mfioretti: overpopulation*

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  1. an endlessly growing population is not sustainable, even if they live like peasants.

    That said, overpopulation is not, in my view, the main driver of planetary collapse today. The main driver is capitalism. The human population has roughly tripled since WWII. But our consumption of resources has multiplied many many times greater than population growth: We use something like 6 times as much steel as in 1950, 15 times as much aluminum, thousands of times more plastic and on and on. That ravenous overconsumption of resources, and its associated pollution, is overwhelmingly driven by the requirements of capitalist reproduction, the ceaseless invention of new needs and so on, not by human reproduction. Yes we need to reduce the human population, if only to give other life forms some space and resources. But there are easy ways to do so without using force like the Chinese government. Instead of building grandiose blingfrastructure and space shots to glorify the Communist Party, China’s so-called communists could have prevented their current overpopulation problem if they had spent that money on providing adequate old age pensions and social security so that peasant farmers don’t have to raise multiple kids in the hopes that one or two will live to support them in their old age. Amazingly, this is still the “social security sytem” for hundreds of millions of Chinese.

    So overpopulation is a real problem. But if we don’t overthrow capitalism, Mother Nature is going to solve the overpopulation problem in a hurry, but in a most unpleasant manner. That’s why I don’t concern myself much with the population problem. I don’t mean to ignore it. But I think its very much a secondary driver compared to capitalism.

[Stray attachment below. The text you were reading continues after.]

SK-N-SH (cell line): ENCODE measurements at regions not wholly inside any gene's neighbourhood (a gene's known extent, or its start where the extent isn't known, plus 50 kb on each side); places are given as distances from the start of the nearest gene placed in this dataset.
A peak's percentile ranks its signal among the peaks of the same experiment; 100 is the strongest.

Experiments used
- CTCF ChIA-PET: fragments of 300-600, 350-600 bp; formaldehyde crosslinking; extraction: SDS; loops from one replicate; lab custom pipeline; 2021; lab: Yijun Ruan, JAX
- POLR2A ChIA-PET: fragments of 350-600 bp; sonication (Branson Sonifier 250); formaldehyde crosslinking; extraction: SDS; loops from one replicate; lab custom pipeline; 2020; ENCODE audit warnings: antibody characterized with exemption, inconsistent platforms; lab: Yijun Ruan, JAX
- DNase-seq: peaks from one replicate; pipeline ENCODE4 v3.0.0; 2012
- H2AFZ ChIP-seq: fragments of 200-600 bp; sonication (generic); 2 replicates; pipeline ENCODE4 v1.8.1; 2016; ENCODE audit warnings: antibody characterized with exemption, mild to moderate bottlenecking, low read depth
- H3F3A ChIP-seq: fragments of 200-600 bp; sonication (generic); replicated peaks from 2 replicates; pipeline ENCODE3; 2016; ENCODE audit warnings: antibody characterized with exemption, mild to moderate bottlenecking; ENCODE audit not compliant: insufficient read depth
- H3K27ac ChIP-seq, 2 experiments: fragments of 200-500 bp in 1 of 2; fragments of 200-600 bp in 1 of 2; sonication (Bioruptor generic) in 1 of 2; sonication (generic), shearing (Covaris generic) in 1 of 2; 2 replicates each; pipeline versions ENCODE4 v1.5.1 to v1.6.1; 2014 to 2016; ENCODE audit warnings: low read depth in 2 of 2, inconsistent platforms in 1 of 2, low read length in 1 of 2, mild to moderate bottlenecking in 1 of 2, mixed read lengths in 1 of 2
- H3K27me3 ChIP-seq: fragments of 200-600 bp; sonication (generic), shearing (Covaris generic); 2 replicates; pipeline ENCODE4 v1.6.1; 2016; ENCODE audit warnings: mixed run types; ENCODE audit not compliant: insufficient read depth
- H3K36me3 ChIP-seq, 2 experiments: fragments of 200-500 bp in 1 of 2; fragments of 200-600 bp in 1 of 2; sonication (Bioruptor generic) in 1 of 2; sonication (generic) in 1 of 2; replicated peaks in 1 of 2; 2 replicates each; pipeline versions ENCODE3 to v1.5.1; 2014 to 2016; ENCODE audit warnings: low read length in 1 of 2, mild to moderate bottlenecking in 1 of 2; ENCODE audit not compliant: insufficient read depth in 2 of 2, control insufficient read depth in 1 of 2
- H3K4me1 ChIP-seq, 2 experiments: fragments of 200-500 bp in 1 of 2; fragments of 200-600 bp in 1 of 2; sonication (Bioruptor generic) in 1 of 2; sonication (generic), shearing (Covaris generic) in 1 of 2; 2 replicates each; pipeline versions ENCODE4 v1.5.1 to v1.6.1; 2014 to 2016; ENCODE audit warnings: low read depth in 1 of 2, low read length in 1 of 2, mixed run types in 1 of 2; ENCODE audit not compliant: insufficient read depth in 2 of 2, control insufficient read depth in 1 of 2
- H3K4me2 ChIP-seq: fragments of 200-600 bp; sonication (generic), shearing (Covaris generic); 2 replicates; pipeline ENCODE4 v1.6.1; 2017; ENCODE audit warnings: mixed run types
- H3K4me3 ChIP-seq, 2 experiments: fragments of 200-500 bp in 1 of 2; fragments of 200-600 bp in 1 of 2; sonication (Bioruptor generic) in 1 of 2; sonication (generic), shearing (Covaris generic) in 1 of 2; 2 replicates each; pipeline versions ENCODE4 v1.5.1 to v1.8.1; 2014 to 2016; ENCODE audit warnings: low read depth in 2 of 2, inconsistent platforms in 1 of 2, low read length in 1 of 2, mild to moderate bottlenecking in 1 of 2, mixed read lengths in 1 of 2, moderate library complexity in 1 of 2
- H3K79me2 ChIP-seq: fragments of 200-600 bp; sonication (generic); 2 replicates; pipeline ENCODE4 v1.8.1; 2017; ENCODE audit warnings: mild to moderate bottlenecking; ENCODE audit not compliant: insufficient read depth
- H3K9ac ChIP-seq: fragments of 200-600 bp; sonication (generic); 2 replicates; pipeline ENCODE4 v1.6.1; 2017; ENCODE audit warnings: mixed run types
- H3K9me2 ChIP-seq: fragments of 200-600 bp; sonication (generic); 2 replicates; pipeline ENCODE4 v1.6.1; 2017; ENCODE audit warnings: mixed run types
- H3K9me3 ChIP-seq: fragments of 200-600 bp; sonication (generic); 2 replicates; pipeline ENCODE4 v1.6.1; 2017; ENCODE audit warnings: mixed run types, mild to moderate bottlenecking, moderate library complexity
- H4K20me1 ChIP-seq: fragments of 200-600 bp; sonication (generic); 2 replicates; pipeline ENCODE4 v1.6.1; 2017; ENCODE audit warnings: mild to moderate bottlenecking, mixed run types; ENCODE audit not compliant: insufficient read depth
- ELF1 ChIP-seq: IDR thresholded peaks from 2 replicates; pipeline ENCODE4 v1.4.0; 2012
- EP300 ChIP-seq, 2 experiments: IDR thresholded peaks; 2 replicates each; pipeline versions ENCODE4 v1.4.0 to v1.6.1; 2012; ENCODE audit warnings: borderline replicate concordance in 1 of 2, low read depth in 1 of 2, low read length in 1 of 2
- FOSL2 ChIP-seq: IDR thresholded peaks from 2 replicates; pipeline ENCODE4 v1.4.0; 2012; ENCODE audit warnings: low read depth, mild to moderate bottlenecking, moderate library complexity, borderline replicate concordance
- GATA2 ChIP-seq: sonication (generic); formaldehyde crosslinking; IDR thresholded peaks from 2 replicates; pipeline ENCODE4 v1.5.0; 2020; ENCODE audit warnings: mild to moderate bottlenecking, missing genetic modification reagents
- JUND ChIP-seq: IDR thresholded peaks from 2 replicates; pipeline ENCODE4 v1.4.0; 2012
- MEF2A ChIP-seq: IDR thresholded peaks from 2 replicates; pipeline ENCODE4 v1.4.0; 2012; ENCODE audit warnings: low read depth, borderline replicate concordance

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  2. Similarly, nutrient pollution in the Mississippi River Basin creates a massive dead zone every year in the Gulf of Mexico, suffocating aquatic life and impacting commercial and recreational fishing. Reducing the dead zone will require cutting this pollution — which predominantly comes from agriculture — to about half of its historical baseline. Despite decades of effort by farmers and conservationists, annual nutrient loads remain stubbornly high.

    Given these challenges, it is good news that the world’s appetite in 2050 may not be as voracious as some estimates have indicated.
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  3. the population isn’t the cause, but human activity, which uses those resources,” he said, adding that it’s not a question “of how many human beings, but the activity and use of the materials consumed.”

    “So today, to conserve biodiversity and to have an integral environment, this depends on human activity,” he said, and stressed the importance of educating families on the issue.

    Dasgupta echoed the statement, encouraging people “not to translate the sustainable output” that nature offers as solely up to human numbers, because a sustainable number of people “depends on the standard of living, the quality of life that we have on average.”